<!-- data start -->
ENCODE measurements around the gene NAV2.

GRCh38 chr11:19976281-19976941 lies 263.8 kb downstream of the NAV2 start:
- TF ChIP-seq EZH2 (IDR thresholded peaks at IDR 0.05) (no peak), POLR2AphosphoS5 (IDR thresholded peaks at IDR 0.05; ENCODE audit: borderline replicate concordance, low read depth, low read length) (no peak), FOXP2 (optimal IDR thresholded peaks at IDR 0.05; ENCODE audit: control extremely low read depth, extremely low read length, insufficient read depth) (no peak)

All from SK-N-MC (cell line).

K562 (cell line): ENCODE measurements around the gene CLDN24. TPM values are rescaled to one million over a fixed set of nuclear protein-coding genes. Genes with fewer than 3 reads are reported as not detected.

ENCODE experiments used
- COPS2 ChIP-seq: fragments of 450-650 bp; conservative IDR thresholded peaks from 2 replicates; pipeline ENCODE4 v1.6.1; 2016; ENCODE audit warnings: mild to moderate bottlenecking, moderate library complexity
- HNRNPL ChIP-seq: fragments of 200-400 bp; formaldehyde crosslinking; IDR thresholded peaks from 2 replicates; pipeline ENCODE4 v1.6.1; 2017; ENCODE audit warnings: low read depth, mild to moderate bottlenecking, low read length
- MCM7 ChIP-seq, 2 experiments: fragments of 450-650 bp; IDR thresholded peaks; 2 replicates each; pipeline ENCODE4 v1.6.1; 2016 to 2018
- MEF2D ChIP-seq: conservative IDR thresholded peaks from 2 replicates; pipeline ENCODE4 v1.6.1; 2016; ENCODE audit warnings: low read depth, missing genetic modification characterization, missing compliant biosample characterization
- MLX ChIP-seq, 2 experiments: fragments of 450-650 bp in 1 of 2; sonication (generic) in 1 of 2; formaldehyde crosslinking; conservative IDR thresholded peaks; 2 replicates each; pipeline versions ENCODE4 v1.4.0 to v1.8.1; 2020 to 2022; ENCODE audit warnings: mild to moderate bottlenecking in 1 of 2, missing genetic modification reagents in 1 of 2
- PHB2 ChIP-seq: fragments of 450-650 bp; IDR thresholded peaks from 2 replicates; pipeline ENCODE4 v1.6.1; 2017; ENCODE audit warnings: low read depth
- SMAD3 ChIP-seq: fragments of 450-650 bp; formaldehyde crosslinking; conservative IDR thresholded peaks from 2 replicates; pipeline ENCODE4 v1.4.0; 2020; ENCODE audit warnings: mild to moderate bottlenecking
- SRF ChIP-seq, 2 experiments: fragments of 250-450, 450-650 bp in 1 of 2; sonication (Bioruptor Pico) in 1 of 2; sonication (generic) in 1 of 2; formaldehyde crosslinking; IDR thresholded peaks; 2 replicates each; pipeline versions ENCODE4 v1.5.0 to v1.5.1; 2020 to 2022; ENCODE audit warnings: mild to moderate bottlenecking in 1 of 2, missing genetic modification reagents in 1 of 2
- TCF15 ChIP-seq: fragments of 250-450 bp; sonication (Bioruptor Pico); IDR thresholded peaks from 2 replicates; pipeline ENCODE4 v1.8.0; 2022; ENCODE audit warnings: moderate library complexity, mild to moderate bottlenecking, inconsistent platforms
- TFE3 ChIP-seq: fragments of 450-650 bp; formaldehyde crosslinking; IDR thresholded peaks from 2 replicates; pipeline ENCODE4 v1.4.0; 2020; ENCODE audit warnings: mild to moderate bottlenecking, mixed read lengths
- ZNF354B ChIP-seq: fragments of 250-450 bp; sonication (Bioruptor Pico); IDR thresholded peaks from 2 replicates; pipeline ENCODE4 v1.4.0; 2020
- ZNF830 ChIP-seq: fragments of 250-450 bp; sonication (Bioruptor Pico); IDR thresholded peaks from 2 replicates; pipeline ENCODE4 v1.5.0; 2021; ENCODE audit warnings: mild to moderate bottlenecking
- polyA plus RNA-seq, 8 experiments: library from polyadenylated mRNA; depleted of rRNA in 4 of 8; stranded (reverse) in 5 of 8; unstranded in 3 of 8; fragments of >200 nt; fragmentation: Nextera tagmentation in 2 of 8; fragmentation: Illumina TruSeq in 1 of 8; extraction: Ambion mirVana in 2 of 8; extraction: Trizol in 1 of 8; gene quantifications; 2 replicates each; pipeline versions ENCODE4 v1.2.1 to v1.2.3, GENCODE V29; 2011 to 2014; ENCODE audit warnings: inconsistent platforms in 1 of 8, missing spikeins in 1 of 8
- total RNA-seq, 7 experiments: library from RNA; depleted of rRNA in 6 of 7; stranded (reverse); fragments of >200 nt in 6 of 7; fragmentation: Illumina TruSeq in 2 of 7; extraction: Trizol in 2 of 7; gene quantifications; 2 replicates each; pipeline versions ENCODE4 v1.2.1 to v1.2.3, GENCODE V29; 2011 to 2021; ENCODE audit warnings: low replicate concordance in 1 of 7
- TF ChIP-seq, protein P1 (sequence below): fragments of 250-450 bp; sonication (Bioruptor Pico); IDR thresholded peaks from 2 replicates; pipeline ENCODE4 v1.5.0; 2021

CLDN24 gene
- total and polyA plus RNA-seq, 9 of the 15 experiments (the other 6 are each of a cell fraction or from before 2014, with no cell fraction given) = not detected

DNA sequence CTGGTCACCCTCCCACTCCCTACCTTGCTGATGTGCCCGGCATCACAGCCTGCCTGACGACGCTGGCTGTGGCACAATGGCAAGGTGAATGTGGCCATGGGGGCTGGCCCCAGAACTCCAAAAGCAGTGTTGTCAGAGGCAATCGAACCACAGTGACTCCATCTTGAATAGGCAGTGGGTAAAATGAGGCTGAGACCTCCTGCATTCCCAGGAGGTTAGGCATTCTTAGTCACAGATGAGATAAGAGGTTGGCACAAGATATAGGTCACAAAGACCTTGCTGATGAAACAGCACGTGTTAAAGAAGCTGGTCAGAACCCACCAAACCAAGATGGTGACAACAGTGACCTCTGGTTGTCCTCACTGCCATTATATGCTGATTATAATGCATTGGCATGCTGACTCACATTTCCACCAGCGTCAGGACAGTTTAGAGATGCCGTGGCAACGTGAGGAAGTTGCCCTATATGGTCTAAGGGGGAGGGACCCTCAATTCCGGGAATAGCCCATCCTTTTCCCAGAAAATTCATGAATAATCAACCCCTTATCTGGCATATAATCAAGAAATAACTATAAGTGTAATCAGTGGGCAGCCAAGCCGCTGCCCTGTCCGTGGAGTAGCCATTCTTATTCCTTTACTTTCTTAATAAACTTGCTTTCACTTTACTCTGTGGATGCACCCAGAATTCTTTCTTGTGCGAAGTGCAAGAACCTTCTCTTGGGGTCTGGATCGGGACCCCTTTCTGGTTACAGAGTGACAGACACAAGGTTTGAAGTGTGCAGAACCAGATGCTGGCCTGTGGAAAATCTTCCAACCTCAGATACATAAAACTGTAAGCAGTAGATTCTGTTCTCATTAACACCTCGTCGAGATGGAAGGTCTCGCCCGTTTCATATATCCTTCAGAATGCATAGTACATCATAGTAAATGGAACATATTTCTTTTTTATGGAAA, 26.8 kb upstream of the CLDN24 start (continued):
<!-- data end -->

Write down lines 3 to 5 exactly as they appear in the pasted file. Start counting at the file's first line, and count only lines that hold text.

- TF ChIP-seq EZH2 (IDR thresholded peaks at IDR 0.05) (no peak), POLR2AphosphoS5 (IDR thresholded peaks at IDR 0.05; ENCODE audit: borderline replicate concordance, low read depth, low read length) (no peak), FOXP2 (optimal IDR thresholded peaks at IDR 0.05; ENCODE audit: control extremely low read depth, extremely low read length, insufficient read depth) (no peak)

All from SK-N-MC (cell line).

K562 (cell line): ENCODE measurements around the gene CLDN24. TPM values are rescaled to one million over a fixed set of nuclear protein-coding genes. Genes with fewer than 3 reads are reported as not detected.